Jan 20, 2012
Trade trends and forecastsBack
Africa|Africa|China|South Africa|Duty Increase Applications|Food Products|Intermediate Products|Manufacturing|Products|Sunset Review Antidumping Applications|Supply Chain|Ebrahim Patel|Rob Davies
© Reuse this
This is particularly interesting, compared with 2010, when there were no fresh antidumping cases at all. We had, in fact, thought that 2010 would be the year of protection, but we apparently missed the target by a year.
So, why all this activity? We can partly attribute this surge to companies really struggling and requiring protection, but I think a healthy dose of this is also opportunistic. Companies are aware that they finally have a sympathetic ear in the form of Economic Development Minister Ebrahim Patel. The result is that, on average, duties are moving upwards, giving local manufacturers some advantage over their import competition. At the same time, though, we will see prices slowly creep up as the duties have a direct inflationary impact. Some of this is not so visible because the items are hidden as intermediate products somewhere in a supply chain, but other items will impact on people far more directly, such as the protective application on food products.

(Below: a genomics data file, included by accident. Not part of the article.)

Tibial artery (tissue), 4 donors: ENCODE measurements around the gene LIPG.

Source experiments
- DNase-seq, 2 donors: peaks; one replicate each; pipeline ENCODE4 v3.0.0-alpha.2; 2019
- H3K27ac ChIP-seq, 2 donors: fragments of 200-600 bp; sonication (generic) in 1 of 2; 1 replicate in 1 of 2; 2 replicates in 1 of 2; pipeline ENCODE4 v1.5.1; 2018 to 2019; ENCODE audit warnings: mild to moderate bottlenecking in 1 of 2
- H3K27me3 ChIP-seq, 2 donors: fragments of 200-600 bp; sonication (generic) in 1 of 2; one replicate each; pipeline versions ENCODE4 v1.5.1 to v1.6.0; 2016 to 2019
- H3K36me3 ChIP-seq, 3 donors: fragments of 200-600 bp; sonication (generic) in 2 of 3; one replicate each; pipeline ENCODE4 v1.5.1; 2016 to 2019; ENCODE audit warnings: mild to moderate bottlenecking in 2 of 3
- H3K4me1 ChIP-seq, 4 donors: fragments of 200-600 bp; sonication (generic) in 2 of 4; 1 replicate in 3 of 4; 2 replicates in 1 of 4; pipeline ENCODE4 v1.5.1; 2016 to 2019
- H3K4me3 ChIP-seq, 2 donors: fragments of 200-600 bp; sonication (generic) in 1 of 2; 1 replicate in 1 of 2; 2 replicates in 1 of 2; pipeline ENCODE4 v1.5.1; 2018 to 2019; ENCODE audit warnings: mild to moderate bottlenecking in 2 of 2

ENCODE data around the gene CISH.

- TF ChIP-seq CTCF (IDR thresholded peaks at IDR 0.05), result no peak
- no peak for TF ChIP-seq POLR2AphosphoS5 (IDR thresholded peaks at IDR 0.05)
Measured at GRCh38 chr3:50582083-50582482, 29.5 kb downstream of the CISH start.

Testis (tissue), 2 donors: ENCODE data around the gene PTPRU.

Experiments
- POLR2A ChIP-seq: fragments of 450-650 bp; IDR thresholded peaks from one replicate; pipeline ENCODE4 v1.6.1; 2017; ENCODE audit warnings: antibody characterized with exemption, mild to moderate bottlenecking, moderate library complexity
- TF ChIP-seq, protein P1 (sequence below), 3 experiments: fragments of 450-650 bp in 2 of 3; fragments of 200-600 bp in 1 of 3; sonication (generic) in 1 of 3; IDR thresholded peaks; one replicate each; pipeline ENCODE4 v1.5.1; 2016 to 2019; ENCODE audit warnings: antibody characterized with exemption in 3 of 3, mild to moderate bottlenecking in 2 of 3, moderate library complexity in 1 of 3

Let us speculate a bit about 2012. Certainly, it would appear this protection trend is going to continue for a while and we believe this year will once again see significant applications for both antidumping and normal customs duty increases. I also think we will start to see countervailing (antigovernment subsidy) applications appear (the last counter- vailing application was published in 2008) as manufacturers find limited joy with antidumping cases against China.